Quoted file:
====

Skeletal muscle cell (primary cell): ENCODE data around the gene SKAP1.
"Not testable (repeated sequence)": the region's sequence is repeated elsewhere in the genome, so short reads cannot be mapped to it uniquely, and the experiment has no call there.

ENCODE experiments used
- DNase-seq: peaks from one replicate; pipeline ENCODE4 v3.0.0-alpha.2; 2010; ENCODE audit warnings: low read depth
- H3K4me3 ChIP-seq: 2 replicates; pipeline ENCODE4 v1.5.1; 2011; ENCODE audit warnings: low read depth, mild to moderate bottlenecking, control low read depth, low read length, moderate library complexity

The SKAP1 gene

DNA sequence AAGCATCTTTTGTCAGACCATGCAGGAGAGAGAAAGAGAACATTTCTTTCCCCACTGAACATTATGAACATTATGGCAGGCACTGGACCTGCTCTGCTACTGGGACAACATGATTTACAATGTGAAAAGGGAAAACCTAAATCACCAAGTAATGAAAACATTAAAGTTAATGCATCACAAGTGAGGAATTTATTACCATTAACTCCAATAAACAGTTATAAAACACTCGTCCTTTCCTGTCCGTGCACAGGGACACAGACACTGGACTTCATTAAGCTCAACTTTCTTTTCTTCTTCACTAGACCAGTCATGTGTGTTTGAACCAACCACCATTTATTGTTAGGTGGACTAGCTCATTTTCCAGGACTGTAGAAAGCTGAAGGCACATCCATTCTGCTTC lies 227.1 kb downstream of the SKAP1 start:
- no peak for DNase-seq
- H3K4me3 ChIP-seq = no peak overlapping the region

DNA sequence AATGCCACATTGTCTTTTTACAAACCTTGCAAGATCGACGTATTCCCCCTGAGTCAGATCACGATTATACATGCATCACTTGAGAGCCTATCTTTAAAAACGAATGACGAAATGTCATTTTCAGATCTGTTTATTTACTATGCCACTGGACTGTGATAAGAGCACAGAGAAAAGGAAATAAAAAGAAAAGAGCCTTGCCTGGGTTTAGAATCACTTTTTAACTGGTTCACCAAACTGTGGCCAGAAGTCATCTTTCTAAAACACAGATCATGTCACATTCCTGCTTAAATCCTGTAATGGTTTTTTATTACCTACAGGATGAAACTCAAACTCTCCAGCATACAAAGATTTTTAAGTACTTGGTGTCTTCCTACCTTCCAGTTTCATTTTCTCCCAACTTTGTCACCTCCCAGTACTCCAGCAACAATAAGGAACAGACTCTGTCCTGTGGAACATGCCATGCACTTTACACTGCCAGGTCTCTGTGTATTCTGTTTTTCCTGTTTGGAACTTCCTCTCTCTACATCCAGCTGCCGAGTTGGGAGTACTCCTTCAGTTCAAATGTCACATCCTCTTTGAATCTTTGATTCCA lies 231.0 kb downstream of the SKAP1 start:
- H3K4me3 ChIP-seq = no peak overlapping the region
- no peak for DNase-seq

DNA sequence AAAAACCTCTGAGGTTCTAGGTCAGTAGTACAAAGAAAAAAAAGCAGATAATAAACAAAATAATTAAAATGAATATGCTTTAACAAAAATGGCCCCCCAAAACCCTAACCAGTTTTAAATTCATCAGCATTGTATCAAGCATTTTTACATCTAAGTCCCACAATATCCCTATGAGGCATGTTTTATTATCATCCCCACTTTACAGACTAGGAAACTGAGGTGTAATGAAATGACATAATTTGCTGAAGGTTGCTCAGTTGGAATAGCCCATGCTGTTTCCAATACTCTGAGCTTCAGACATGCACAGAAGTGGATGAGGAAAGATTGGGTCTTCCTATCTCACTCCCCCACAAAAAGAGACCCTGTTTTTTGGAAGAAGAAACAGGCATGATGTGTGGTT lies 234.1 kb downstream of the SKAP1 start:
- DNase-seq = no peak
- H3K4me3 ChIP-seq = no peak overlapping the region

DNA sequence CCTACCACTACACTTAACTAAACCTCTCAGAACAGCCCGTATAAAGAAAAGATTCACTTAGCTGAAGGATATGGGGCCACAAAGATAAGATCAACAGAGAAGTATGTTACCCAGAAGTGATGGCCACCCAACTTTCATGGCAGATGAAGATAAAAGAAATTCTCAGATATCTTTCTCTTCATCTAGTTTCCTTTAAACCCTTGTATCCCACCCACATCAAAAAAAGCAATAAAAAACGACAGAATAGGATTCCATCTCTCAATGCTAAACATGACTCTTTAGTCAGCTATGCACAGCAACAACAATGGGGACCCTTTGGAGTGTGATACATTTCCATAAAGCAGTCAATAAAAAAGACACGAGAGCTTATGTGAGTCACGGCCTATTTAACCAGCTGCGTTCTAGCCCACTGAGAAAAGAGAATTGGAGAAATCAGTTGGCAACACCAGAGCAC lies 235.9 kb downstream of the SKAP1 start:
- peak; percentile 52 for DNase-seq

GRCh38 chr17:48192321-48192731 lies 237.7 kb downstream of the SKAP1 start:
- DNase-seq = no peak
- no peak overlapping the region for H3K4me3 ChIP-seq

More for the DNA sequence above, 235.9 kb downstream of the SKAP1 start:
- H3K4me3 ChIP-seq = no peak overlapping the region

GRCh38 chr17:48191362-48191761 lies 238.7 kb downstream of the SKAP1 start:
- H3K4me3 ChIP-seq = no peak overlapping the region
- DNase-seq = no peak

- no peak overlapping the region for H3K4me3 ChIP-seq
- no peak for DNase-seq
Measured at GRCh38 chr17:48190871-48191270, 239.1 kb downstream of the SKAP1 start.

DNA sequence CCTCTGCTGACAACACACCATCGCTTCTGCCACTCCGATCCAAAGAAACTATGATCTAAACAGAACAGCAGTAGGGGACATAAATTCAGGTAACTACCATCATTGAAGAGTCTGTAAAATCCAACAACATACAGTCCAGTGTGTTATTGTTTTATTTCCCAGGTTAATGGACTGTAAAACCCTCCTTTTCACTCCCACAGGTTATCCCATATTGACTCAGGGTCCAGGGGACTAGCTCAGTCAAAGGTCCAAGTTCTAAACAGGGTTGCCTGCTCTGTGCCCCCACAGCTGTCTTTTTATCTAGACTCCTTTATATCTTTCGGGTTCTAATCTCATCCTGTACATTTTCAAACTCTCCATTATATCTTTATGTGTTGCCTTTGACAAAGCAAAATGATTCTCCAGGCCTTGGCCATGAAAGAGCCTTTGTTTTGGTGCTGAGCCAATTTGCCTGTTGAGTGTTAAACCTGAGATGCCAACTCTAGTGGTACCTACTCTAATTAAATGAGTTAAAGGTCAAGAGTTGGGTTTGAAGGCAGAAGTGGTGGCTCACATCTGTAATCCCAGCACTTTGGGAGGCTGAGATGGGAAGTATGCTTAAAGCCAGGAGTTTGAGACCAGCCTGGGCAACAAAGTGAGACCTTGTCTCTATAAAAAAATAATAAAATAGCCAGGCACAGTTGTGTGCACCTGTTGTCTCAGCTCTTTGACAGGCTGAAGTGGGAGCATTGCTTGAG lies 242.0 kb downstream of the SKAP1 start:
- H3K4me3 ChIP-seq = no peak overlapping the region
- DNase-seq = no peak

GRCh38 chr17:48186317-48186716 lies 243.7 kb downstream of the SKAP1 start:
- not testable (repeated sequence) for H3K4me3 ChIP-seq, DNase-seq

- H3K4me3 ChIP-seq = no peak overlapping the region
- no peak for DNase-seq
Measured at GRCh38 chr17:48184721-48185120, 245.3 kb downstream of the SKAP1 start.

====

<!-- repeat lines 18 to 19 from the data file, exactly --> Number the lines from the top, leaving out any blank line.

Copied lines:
GRCh38 chr17:48192321-48192731 lies 237.7 kb downstream of the SKAP1 start:
- DNase-seq = no peak